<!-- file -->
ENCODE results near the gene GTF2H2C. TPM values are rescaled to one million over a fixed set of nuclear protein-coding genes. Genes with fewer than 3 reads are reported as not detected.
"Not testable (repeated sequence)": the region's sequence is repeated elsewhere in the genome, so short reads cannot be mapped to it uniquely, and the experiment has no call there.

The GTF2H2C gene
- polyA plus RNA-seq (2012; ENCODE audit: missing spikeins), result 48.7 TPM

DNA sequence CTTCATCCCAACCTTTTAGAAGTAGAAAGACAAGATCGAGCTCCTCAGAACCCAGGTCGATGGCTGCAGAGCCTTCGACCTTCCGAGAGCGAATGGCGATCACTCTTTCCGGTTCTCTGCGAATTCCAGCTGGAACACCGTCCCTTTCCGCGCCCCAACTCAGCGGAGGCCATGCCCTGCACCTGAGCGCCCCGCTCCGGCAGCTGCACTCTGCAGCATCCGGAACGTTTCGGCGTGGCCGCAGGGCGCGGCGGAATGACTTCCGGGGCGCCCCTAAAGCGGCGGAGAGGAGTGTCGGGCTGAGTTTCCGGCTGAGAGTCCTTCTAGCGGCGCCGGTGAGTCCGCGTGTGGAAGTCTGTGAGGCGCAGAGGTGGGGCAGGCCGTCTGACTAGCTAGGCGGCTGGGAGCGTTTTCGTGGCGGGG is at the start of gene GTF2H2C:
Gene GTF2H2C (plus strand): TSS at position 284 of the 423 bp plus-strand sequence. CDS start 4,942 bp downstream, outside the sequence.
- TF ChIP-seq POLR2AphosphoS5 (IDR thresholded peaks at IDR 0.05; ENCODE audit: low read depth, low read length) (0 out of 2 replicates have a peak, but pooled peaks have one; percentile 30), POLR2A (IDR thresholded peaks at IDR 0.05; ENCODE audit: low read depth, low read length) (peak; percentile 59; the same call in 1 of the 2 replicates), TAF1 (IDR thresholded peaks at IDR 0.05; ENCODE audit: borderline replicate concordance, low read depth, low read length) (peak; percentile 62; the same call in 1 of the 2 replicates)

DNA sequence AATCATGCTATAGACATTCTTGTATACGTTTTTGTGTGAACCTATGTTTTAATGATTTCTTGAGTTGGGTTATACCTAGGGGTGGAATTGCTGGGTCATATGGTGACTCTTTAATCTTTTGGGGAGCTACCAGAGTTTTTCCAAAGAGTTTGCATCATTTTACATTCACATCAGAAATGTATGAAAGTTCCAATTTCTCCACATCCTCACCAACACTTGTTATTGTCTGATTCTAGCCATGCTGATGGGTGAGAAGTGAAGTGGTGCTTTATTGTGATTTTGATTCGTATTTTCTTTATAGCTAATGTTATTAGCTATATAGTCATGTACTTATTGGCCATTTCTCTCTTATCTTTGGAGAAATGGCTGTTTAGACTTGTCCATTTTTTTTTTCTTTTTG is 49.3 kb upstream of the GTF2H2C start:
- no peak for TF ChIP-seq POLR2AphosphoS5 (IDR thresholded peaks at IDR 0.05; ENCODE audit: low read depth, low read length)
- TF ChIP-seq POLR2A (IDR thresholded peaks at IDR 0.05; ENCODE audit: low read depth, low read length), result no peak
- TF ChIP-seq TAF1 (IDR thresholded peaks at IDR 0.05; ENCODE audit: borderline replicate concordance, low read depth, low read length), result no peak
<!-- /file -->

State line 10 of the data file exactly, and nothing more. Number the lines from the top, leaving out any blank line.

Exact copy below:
- TF ChIP-seq POLR2A (IDR thresholded peaks at IDR 0.05; ENCODE audit: low read depth, low read length), result no peak